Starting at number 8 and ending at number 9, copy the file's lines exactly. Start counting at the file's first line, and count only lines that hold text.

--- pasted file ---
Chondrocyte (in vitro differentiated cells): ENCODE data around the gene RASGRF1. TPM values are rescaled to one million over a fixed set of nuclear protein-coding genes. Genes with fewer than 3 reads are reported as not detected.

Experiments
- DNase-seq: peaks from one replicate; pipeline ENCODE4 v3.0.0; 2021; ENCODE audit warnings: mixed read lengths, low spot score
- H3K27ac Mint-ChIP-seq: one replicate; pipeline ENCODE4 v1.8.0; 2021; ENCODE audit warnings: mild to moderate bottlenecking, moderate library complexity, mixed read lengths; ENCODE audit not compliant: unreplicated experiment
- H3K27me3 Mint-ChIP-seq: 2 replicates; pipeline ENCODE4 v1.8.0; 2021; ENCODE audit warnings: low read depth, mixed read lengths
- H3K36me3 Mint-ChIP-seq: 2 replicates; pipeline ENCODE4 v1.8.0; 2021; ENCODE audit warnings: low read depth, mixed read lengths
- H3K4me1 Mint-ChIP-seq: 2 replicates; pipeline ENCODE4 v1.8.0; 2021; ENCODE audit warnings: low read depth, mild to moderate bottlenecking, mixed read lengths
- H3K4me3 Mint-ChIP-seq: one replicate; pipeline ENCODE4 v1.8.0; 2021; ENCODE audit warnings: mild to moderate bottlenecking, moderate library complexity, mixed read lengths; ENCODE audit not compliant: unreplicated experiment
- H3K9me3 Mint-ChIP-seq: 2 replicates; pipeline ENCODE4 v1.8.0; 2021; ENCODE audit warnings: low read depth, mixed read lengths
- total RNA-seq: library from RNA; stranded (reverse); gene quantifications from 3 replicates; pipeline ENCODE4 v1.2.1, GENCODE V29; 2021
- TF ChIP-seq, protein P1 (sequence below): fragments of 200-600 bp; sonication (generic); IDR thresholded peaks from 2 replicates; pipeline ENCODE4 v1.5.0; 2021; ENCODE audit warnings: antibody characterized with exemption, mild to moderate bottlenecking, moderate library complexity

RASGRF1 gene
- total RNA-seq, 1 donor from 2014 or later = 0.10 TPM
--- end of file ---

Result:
- H3K4me3 Mint-ChIP-seq: one replicate; pipeline ENCODE4 v1.8.0; 2021; ENCODE audit warnings: mild to moderate bottlenecking, moderate library complexity, mixed read lengths; ENCODE audit not compliant: unreplicated experiment
- H3K9me3 Mint-ChIP-seq: 2 replicates; pipeline ENCODE4 v1.8.0; 2021; ENCODE audit warnings: low read depth, mixed read lengths